How Solar Panel Efficiency Works

Anyone looking into installing solar panels has probably seen the word efficiency thrown around a bunch of times. Most available panels on the market range between 11-23% efficiency, but what exactly does that mean? 

At first glance, those numbers might seem rather low. However, with the right roof and design, a solar system can completely offset your electricity usage needs and pay back your initial investment in no time. 

So, you’re probably wondering if picking the panel with the highest efficiency is the best choice. It’s natural to assume higher efficiency automatically entails better production but is the extra always worth it?

We’ll help answer all your efficiency-related questions and let you know what to look for so you can make the most out of your solar system.

What is Solar Efficiency? 

Solar efficiency is a measurement of how much sunlight your panels can absorb. Solar cells aren’t able to take in every wavelength from the solar spectrum, and the light that your panels can’t use is either reflected back or lost.

Panel efficiency is steadily increasing, and technology is always getting better. Researchers worldwide have pushed efficiency up to 40% in laboratory settings. Although the real-life applications are different, we believe higher-performing panels will keep popping up on the market in the years to come. 

What Affects Your Solar Panel Efficiency?

Type of Panel Material 

The type of silicon your panels have affects the overall efficiency. Monocrystalline (black solar panels) are currently the most efficient and work exceptionally well under low-light conditions. 


There’s a misconception that solar panels work better in hotter climates, but they’re actually most effective in cooler temperatures. Anything above 25 degrees Celsius can slow down your panel’s efficiency.

Roof Angle and Orientation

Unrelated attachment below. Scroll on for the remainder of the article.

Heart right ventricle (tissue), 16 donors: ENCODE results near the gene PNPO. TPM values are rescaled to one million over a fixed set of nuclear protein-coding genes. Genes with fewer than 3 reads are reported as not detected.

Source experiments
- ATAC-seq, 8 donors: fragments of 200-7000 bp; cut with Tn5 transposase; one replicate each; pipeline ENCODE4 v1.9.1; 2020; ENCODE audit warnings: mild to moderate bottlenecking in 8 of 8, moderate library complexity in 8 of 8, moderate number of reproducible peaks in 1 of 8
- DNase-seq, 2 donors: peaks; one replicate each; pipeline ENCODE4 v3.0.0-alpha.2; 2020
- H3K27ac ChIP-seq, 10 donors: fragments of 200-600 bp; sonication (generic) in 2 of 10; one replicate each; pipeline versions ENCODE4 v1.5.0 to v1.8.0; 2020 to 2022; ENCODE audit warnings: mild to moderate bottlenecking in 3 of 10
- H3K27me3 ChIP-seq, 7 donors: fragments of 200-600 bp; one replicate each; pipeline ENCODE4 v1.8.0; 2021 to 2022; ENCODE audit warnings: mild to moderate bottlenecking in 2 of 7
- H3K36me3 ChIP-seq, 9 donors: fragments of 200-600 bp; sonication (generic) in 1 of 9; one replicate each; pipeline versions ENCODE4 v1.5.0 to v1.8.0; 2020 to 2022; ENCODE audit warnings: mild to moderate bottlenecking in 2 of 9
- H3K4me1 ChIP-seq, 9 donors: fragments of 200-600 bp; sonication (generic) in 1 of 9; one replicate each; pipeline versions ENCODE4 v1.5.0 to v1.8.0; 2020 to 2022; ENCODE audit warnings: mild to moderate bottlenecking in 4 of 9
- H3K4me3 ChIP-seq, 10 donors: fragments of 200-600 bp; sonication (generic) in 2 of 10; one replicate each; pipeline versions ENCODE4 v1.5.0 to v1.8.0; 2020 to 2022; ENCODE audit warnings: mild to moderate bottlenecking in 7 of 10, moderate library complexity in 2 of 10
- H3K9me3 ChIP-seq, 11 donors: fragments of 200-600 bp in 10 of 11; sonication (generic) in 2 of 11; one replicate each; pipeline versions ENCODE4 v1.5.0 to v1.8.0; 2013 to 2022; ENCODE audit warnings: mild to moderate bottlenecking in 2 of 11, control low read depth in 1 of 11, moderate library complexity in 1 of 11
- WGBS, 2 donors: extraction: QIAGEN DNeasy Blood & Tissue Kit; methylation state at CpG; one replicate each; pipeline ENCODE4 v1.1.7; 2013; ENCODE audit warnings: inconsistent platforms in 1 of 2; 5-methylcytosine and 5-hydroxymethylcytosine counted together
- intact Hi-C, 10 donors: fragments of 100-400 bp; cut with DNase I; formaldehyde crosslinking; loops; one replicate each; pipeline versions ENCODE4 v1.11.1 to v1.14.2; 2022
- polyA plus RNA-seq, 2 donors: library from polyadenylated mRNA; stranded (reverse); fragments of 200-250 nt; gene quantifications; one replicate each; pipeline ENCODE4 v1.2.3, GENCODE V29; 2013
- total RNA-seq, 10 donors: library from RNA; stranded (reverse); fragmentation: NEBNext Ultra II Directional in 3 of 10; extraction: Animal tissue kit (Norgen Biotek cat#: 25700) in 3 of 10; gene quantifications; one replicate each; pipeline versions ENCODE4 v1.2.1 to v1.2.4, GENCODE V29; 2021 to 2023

Your roof is a huge part of determining how efficient your solar panels can be. The general rule is to look for a south-facing roof angled at about 30 to 45 degrees. If you want to learn more about how roofs can impact your solar production, check out our blog for more information.

Shade and Obstructions

Any type of shade can severely impact efficiency since light is being blocked from reaching your solar panels. If you have any trees or buildings nearby casting shade on your roof, your installer should work around those areas when designing your system. 

How to Find the Best Solar Panels for Your Project

With a decade of experience in the solar industry, here’s what we personally recommend when looking for the best solar panels for your system. 

If you’re in Canada, you’ll need monocrystalline panels to get the most efficiency from a colder climate with variable weather conditions. Monocrystalline panels with PREC technology are highly renowned for providing the best low-light performance.

So obviously, efficiency matters, but is it the most important aspect of your solar search? What we should really be looking at is the wattage of your solar panels. This establishes optimal performance under the best conditions. Wattage typically depends on the physical panel size and efficiency. If you have a 400 watt panel, that’s the maximum amount of power your panels can produce regardless of efficiency. 

Ok, so bigger panels with high efficiency mean more wattage, right? Maximizing your power output with larger solar panels might not always be the best route. Although bigger panels usually come with more wattage, you also lose the flexibility of working around more parts of your roof. Finding a smaller panel with a good wattage-to-size ratio can help installers take full advantage of your available roof space, giving you more overall production.

Price is also a big deciding factor for anyone researching solar panels. Sometimes the absolute highest performing panels come with a very steep price tag to match. Losing out on some efficiency might be more financially beneficial for your investment. At the end of the day, as long as the system can cover your household’s electricity usage needs at a good price, the higher number won’t matter as much. 

The last but arguably most crucial part to consider is your warranty. Most solar panels come with 25-year performance warranties. Panels are bound to lose a little bit of power output per year, so make sure you know what the degradation rate is for your solar panel’s warranty. Each year's average degradation rate is around 0.5%, with about 2% in the first year. Paying a little less not is not worth the headache of trying to replace multiple underperforming panels without a warranty. 

Choose Polaron for the Best Solar Panels

At Polaron, we only use tier-1 products from reputable brands, such as Longi and Canadian solar, with years of experience in the industry. Both companies have been around for decades and are leaders in manufacturing high-performing monocrystalline panels. 

Take advantage of our quality equipment and award-winning Sunline program with interest as low as 0%. Contact us today, and we’ll design your perfect solar system and hook you up with a free quote from one of our solar specialists